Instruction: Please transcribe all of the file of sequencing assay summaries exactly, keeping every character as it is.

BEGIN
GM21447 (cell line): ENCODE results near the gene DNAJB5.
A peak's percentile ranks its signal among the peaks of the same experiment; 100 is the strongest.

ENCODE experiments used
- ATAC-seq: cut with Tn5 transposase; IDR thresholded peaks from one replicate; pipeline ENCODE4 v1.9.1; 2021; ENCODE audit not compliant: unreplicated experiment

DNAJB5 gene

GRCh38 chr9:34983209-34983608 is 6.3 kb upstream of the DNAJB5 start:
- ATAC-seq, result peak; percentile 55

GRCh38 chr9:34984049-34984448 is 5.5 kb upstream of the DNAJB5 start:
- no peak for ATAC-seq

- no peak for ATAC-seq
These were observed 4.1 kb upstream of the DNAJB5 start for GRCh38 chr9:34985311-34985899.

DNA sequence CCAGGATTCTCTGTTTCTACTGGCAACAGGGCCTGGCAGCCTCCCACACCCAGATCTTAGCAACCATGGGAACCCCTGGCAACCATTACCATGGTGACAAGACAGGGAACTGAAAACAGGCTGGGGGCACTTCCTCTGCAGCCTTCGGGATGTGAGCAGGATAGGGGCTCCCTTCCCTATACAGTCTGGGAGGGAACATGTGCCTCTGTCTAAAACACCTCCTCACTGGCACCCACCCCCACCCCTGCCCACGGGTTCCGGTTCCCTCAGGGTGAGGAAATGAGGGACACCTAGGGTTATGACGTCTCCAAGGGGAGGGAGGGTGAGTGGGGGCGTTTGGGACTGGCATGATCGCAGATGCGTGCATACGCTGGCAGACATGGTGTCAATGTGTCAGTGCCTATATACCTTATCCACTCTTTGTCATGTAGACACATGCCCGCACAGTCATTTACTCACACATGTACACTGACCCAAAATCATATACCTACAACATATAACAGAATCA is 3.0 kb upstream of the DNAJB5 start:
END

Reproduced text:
GM21447 (cell line): ENCODE results near the gene DNAJB5.
A peak's percentile ranks its signal among the peaks of the same experiment; 100 is the strongest.

ENCODE experiments used
- ATAC-seq: cut with Tn5 transposase; IDR thresholded peaks from one replicate; pipeline ENCODE4 v1.9.1; 2021; ENCODE audit not compliant: unreplicated experiment

DNAJB5 gene

GRCh38 chr9:34983209-34983608 is 6.3 kb upstream of the DNAJB5 start:
- ATAC-seq, result peak; percentile 55

GRCh38 chr9:34984049-34984448 is 5.5 kb upstream of the DNAJB5 start:
- no peak for ATAC-seq

- no peak for ATAC-seq
These were observed 4.1 kb upstream of the DNAJB5 start for GRCh38 chr9:34985311-34985899.

DNA sequence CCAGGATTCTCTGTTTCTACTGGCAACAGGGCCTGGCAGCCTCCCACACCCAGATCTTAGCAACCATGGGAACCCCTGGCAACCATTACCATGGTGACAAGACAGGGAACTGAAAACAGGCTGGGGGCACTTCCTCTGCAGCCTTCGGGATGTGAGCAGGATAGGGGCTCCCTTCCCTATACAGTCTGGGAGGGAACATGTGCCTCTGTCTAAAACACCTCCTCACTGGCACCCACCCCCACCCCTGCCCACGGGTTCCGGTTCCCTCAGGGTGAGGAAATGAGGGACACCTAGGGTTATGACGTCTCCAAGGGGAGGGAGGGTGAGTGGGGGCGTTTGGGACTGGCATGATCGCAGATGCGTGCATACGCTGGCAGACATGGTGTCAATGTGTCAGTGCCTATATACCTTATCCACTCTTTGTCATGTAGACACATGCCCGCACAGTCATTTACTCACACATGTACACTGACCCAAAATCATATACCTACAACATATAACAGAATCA is 3.0 kb upstream of the DNAJB5 start: